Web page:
• Jan 29th 2008 at 8:19PM
  • 28


Boston Legal is an ABC TV series about a law firm. In the episode Green Christmas (first aired Dec. 18, 2007), the law firm, Crane Poole and Schmidt, is sued by a group called "Green People" for fraud because they said they were green but actually were not. In the court case, a board member of Green People is asked which car he drives? He says a hybrid, to which the Boston Legal firm's lawyer Katie responds saying a Hummer is greener because of the way batteries are made. On top of that, she says hybrids reduce the cost of driving which encourages more driving and in the end more pollution. You can watch the video above. Here's exactly what Katie says:

Hybrid batteries contain nickel that is mined and smelted in a plant in Sudbury, Ontario. A plant that has caused so much environmental damage and acid rain that NASA uses the so-called dead zone around the plant to test its moon rovers. ... That nickel then has to be shipped via massive containers to a refinery in Europe. Then off to China to be made into nickel foam, then to Japan to be manufactured, then finally all the way back to America. All that, just to put a single hybrid battery into a car. When you combine all the energy it takes to built and drive a hybrid it adds up to almost fifty percent more that it does to build and drive a Hummer.

A few comments to my posts on the hybrid in the Knight Rider TV movie, said things like like "spare me." Yes, the Knight Rider TV movie is a remake of a cheesy '80s TV show, but it might inspire Ford to make a hybrid Mustang. Boston Legal's 10 million viewers probably believed the statements about hybrid batteries. My point is: Culture matters. It's probably more important than things like politics, technology, brand or anything. It really does not matter that the hybrid Hummer/Prius study has been discredited (many, many times) or that this argument is just stupid for the simple reason that batteries are recycled by law. If it's repeated on shows like Boston Legal, it's "fact."

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[Source: ABC]


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  • 28 Comments
      • 7 Years Ago
      I agree with The Other Bob. If you don't drive very much it would be better for the environment (and your budget) if you kept your same car until it broke down. I drive less than 3000 miles per year, I plan to keep my truck until the wheels fall off.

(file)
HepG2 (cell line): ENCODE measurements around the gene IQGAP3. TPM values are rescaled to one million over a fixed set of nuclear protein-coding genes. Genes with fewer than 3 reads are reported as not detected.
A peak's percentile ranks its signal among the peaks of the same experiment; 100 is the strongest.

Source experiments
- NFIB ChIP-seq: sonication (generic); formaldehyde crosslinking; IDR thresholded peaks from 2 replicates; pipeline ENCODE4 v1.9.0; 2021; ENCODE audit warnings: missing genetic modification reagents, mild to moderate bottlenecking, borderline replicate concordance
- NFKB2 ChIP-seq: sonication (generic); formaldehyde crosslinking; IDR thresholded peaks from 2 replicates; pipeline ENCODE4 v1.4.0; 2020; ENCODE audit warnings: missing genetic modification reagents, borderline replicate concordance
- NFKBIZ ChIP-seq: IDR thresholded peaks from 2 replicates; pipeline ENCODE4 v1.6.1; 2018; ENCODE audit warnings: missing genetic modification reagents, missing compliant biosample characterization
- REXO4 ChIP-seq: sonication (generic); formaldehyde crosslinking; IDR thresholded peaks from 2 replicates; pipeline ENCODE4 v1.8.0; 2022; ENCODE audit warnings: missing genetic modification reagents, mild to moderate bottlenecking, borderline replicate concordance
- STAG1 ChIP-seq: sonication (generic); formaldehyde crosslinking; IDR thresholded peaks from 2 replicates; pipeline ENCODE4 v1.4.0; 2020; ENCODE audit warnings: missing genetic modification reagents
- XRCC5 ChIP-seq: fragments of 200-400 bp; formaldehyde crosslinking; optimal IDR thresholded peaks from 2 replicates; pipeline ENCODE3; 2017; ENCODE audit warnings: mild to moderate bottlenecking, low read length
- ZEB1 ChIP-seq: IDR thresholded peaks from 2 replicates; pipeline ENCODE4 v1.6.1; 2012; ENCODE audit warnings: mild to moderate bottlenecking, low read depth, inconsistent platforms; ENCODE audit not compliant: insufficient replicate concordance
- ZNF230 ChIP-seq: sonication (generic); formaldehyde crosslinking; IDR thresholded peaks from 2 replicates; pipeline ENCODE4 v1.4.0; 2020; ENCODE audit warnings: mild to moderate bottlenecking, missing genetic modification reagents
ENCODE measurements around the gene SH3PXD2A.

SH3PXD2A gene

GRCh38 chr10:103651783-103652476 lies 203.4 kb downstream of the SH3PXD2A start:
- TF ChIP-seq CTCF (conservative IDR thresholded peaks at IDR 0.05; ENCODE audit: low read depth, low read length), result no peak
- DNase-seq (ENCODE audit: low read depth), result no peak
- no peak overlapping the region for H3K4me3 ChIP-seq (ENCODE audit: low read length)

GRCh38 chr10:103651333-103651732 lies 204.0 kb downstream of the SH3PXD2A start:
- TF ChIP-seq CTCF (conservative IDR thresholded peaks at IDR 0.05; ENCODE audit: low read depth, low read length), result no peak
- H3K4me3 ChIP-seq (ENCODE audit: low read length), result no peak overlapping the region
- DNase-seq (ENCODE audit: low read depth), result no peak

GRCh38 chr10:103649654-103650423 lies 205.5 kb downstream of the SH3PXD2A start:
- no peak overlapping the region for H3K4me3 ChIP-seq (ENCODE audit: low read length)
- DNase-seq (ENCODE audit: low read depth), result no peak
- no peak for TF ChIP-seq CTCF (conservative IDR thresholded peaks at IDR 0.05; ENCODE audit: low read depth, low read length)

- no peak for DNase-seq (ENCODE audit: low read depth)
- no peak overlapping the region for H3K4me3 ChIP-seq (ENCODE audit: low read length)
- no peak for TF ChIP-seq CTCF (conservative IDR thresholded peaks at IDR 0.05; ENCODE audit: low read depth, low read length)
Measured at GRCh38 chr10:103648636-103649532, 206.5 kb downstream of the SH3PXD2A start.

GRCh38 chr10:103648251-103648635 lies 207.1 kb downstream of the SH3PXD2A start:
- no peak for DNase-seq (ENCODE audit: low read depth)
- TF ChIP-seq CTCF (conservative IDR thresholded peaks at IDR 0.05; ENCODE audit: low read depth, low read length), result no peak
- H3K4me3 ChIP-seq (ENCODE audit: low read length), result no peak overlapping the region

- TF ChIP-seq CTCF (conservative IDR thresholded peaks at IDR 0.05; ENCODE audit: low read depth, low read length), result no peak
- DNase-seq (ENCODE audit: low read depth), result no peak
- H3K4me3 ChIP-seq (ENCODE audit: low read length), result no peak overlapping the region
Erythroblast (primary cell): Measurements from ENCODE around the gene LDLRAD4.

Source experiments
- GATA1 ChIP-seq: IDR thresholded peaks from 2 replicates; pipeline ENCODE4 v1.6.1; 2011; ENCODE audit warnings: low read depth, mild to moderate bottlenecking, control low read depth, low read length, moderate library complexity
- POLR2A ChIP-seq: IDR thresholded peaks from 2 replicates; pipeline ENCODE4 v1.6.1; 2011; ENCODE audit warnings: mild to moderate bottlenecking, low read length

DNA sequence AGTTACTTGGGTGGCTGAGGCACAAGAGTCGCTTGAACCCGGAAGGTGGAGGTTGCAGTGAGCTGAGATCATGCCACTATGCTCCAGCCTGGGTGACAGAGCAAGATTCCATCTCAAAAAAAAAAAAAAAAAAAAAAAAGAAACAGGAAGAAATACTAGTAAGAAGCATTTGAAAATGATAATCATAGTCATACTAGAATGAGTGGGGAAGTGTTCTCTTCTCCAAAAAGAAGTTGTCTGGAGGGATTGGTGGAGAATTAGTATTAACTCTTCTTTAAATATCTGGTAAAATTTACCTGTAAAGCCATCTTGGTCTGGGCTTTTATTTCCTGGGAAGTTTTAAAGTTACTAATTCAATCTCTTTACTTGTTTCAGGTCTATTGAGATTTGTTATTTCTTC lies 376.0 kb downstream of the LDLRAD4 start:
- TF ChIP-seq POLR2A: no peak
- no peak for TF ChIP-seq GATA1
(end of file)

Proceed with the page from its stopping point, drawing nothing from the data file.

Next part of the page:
• 7 Years Ago
      cowboy bob; While it might be temping to "shoot 'em all and let god sort 'em out", it's probaly not practical. When trying to choose between who is a liar, and who is a damn liar, just look at the money. Follow the $ trail and it usually leads you to the truth. In this country it usually ends with someone elses hand in YOUR pocket.
      For the record; At this point in time I beleive diesel-electric hybrids hold the most promise in the near to mid-term. Add some solar collecting paint, and a removable small wind generator and you got your green transport. check this out- http://www.hydrogenappliances.com/windcart.html

      Imagine a smaller charger, about the size of a 10 in house fan. It would easily plug in and out of a socket on the car roof. Like a boat light. As for the show. It's about lawyers.


      Lawyer = professional liar
      • 7 Years Ago
      Granted this study seems like rubbish but in terms of Li-Ion batteries - is there a heavy environment cost for them? Is their production very energy intensive? It just seems like when something is so expensive it is taking some kind of input, energy, materials, mining? What was spent to make the ~$30K of batteries in a tesla?
      • 7 Years Ago
      "Other Bob-- How fortunant you live so close to employment. For some, however, living close to their job is a luxury they cannot afford."

      Oh, BS. I'm a poor-ass grad student, and I live in a nice place very close to my place of employment. You can afford to live close to your place of employment, you just choose not to and justify it to yourself. I'm sick of the "but the infrastructure/my income/my society/my special circumstances give me a free pass!" argument. You're gonna have to do better.
      • 7 Years Ago
      @MajorGeek:

      If one truly wanted to reduce unnecessary energy consumption in the US, the most beneficial starting place is actually heating/cooling. The energy wasted in heating/cooling dwarfs that used by consumer driving. Further, the rate of return is better (you get more benefit for less dollars), and people are more willing and able to improve their heating/cooling than they are to fundamentally change their transportation modes.